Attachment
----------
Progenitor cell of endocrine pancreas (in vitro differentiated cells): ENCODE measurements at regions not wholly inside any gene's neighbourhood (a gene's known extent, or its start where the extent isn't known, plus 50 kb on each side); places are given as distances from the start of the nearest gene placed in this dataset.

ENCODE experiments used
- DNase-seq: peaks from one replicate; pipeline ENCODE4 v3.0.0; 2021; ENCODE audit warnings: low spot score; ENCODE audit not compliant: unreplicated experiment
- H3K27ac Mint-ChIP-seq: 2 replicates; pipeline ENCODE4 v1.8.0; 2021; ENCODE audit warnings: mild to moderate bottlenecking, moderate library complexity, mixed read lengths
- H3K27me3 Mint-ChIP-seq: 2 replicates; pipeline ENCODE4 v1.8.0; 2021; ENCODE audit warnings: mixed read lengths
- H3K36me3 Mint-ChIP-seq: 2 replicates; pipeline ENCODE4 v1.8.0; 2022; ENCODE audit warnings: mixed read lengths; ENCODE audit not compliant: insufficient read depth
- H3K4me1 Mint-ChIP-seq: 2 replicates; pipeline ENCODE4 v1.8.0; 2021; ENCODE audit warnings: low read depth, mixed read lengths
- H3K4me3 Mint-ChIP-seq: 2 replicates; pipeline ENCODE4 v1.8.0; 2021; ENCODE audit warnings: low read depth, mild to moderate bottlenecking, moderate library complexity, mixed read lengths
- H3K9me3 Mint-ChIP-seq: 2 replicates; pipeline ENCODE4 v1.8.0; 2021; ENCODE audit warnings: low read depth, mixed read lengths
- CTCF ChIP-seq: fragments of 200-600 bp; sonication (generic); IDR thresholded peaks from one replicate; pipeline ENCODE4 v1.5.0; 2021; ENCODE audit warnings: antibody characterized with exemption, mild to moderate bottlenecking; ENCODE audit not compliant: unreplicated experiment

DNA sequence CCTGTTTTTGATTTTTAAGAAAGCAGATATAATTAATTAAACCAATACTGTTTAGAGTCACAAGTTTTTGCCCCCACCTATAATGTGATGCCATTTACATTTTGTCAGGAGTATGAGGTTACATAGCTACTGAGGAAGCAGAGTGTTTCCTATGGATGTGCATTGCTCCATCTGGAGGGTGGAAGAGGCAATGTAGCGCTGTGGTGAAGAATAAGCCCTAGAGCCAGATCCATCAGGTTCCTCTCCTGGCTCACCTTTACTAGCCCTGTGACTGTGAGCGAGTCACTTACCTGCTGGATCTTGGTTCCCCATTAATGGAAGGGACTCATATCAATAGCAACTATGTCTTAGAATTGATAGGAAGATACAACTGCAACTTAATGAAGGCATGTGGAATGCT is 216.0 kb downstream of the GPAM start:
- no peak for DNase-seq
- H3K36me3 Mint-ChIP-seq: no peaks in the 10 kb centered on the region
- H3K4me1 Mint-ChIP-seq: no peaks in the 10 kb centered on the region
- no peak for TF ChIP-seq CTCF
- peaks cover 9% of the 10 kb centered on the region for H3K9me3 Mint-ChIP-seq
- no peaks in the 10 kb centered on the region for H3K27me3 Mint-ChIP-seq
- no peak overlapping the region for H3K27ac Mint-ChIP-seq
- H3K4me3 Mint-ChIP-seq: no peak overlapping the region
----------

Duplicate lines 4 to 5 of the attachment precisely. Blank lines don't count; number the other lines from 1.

- H3K27ac Mint-ChIP-seq: 2 replicates; pipeline ENCODE4 v1.8.0; 2021; ENCODE audit warnings: mild to moderate bottlenecking, moderate library complexity, mixed read lengths
- H3K27me3 Mint-ChIP-seq: 2 replicates; pipeline ENCODE4 v1.8.0; 2021; ENCODE audit warnings: mixed read lengths